[KINDLE] ❄ Things That Matter: Three Decades of Passions, Pastimes and Politics By Charles Krauthammer – Transportjobsite.co.uk

10 thoughts on “Things That Matter: Three Decades of Passions, Pastimes and Politics

  1. says:

    I made Charles Krauthammer s acquaintance via FOX over the past few years and found that he has been the person I listen to most carefully on a variety of current political and cultural topics Why Because he actually analyzes events from all sides and looks at the evidence logically before coming to a conclusion and not in lockstep with every other commentator, and that I find so refreshing.Truly a thinking man, but not unfamiliar with life s challenges or without passions love that chess and baseball Anyway when his book came out,I received it for a Christmas gift this year I found myself reading just one article and just one article or essay and found I had finished it in little than a day All I can say is I learned and understood a lot about a lot of things when I had completed the reading and thought damn he is good

  2. says:

    I love this book Krauthammer is brilliant, witty and, yes, at times sentimental who knew Of course, being a conservative politically I loved all of his political commentary historical and current day equally This book has so much than that A few of my non political favorites were Manners , Of Dogs and Men and Don t Touch My Junk I just finished adding all of my favorite quotes from this book to my quotes I might as well have just typed out the entire book and some of the quotes are long enough to seem like a whole book That says a lot about how much I enjoyed this book Just because I can I ll share one I thought was funny There s always an Oswald a showoff know it all There s always the husband who takes his wife to Paris for Valentine s Day.Valentine s Day The rest of us schlubs can barely remember to come home with a single long stemmed rose What does he think he s doing And love is no defense We don t care how much you love her you don t do Paris It s bad for the team.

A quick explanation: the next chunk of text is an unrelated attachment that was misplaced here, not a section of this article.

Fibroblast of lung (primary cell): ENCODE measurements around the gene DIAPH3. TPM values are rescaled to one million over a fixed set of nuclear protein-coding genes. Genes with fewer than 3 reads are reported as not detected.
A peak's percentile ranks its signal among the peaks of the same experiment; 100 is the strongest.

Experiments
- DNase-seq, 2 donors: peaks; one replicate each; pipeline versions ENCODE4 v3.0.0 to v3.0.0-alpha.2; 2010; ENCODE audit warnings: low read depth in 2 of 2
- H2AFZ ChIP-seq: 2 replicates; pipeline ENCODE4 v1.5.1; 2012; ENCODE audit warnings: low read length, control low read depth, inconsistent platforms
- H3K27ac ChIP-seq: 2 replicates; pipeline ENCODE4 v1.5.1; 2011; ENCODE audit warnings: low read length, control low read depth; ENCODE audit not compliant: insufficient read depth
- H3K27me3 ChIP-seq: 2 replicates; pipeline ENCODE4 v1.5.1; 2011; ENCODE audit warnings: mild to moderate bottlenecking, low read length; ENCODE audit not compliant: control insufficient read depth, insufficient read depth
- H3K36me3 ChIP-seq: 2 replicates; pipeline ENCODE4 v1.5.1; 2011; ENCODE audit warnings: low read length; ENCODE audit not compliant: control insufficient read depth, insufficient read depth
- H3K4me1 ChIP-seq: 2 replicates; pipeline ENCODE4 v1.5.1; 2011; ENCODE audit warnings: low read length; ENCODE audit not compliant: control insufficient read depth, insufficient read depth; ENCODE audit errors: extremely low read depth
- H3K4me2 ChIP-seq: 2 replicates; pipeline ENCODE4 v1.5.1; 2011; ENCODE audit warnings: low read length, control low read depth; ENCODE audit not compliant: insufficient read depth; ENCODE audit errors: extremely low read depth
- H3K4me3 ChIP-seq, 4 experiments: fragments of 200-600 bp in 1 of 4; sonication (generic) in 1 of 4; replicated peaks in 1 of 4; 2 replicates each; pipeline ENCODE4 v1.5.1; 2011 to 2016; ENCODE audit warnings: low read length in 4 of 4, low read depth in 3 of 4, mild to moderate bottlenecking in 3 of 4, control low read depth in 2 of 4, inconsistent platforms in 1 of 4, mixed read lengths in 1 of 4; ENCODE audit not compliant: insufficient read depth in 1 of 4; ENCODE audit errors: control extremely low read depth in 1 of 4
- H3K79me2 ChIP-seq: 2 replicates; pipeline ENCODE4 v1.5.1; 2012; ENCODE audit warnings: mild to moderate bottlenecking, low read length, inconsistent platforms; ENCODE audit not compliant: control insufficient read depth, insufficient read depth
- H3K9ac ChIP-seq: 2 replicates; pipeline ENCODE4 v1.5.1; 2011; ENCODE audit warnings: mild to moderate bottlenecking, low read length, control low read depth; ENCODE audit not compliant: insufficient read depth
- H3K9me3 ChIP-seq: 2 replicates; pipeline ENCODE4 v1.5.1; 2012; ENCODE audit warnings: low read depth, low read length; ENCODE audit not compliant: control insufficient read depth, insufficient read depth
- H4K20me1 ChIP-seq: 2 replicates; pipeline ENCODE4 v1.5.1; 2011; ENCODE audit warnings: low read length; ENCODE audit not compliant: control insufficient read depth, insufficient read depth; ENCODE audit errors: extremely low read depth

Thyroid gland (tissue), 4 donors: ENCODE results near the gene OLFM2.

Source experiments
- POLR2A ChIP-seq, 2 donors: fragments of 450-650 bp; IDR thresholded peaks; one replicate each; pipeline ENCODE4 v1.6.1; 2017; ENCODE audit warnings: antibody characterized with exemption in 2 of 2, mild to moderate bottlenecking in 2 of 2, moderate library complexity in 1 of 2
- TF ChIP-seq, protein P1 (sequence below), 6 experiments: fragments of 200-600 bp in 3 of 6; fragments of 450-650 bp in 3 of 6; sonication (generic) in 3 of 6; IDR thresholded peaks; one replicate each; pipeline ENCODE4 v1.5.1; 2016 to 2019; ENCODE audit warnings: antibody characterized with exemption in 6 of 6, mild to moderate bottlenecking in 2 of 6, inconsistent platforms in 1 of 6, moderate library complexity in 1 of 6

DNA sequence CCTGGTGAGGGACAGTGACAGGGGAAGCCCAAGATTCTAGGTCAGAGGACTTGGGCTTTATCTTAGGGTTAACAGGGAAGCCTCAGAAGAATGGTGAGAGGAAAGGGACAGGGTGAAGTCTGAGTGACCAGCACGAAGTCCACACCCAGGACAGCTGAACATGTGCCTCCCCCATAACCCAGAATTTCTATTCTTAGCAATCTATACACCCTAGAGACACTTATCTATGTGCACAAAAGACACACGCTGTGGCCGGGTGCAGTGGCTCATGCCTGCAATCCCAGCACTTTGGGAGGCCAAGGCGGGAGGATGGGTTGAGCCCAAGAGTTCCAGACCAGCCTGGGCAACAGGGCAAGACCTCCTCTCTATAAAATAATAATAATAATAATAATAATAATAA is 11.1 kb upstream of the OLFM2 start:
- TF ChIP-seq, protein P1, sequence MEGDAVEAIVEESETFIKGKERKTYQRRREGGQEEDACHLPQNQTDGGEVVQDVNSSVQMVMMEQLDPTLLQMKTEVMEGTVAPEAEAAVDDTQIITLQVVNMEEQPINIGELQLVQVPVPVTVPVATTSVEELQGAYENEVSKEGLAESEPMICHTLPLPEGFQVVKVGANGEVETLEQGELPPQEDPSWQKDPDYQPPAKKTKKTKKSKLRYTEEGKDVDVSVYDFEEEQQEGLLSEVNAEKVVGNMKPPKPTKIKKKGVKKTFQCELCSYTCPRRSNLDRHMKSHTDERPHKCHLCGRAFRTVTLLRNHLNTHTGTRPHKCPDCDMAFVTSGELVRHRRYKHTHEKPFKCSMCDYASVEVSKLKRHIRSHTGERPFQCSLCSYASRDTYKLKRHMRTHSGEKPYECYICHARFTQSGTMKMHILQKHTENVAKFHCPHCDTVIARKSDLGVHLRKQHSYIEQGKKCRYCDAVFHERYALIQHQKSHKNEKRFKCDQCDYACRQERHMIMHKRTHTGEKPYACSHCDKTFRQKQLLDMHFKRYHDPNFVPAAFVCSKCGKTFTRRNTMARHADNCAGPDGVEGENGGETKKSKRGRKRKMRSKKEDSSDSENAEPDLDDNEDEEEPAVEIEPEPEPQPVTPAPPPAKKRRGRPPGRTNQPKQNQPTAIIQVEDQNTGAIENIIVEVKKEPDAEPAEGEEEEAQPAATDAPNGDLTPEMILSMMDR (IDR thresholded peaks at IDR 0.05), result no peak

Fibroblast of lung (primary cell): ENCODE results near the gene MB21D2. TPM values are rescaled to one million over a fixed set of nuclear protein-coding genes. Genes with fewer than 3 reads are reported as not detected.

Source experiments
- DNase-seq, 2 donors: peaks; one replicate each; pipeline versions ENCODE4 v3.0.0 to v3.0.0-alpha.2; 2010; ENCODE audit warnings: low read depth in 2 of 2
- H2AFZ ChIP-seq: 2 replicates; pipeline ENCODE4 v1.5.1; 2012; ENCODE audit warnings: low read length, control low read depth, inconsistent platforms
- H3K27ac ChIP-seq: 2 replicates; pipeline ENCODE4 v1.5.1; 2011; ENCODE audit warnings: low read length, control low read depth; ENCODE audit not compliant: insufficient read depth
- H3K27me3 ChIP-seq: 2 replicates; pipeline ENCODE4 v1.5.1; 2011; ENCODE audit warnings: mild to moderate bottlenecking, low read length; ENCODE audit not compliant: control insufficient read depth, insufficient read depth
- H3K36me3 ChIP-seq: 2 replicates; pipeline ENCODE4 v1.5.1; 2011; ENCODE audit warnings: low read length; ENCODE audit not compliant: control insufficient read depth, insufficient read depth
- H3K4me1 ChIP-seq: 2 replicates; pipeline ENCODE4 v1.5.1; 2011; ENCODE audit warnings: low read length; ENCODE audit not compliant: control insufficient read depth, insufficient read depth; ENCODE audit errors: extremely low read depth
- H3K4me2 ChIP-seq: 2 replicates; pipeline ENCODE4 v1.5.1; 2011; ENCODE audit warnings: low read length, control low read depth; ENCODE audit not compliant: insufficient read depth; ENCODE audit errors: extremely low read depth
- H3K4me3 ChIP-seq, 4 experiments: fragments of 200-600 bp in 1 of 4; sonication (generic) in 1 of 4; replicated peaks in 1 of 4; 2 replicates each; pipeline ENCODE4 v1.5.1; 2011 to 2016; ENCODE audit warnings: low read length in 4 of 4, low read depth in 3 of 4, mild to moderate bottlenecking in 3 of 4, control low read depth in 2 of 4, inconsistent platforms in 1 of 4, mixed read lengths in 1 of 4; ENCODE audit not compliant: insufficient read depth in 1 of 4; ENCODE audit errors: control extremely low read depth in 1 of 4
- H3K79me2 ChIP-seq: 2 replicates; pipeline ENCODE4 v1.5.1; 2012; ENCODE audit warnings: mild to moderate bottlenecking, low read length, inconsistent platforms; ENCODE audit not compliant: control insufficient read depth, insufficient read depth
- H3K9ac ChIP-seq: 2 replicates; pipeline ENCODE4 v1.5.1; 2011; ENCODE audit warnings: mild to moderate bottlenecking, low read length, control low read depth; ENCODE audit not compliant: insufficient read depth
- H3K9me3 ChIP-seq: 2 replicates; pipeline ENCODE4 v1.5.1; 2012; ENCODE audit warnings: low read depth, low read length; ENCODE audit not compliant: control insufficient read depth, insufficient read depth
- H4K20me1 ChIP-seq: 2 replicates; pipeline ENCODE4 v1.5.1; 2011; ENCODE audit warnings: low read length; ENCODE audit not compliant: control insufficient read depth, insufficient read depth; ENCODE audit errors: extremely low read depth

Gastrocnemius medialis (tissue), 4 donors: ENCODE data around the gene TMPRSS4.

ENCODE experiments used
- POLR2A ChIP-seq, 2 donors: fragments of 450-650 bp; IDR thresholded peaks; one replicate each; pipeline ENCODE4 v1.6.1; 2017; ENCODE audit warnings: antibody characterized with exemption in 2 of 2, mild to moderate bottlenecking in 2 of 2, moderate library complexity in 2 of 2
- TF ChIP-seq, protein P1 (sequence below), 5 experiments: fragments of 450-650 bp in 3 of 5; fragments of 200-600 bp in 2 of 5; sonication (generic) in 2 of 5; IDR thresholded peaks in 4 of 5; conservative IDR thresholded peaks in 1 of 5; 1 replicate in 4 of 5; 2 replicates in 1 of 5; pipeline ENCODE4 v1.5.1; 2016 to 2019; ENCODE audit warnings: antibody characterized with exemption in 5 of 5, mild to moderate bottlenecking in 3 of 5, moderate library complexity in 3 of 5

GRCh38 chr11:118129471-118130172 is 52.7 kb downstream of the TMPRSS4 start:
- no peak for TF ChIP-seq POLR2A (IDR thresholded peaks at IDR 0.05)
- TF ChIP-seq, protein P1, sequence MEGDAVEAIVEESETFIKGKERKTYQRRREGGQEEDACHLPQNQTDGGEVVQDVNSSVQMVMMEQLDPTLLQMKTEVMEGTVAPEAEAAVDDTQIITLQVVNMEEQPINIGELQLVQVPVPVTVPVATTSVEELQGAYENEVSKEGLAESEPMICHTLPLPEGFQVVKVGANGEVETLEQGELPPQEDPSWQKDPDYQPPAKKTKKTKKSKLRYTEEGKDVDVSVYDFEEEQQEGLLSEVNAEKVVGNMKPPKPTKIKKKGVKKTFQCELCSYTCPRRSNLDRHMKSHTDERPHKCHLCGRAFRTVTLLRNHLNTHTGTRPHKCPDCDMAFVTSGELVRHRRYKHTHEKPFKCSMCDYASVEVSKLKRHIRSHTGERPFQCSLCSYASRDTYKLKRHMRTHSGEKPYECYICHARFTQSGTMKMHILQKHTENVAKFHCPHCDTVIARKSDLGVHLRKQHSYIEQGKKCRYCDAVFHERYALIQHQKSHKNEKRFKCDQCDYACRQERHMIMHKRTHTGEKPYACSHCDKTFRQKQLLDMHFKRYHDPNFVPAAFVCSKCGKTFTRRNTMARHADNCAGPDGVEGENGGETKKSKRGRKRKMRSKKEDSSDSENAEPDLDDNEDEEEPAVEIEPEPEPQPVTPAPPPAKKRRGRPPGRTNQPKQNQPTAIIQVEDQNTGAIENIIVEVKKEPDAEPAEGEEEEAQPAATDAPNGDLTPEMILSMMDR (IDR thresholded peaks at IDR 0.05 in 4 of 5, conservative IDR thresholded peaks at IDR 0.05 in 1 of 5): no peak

3. says:

    This is not really a review of such differing and numerous topics published here, but just some adjectives Superb prose Courageous intelligence Dynamic, deep, loving devotion to what is important for human moderns These coming from a doctor of the mind and the body who has followed his own fate during a lifetime moving on some nearly impossible personal and context paths And with grace and total lack of vitriol in every sense, as well Do not agree 100% with this man, but his wisdom is than considerable Excellent evaluation of our present condition in the American experiment too, IMHO.Never screamed, not one extra drama expletive as some sort of dogma , a perfect respectful manner of exchange RIP, Charles Great example to all, good job

  4. says:

    While I am not in complete agreement with all of his conservative opinions, I found this to be an excellent, thought provoking book The book is a collection of his newspaper and magazine columns, and speeches that he has given on many occasions As the subtitle mentions, the essays cover thirty years of politics and history Also, a few of the essays describe his own life I ve read some of his newspaper columns in the past, but I did not realize that he suffered a paralyzing accident while in medical school He did not let that stop his education, and went on to become a practicing psychiatrist Krauthammer s writing style is excellent it is easy to follow his train of thought, and he butresses all of his arguments with relevant facts What is amazing about this book, is that it covers so many different topics For example, he writes about the space program, Churchill, 9 11, Obama, terrorism, the Defense Department, liberal vs conservative policies, Israel, Franklin Roosevelt, and the Washington Nationals baseball team.I didn t read this book I listened to the audiobook version It was a little bit disconcerting, in that the first half or so was read by the author, while the second half was read by George Newbern The narration was OK, but the sudden transition jolted me.

  5. says: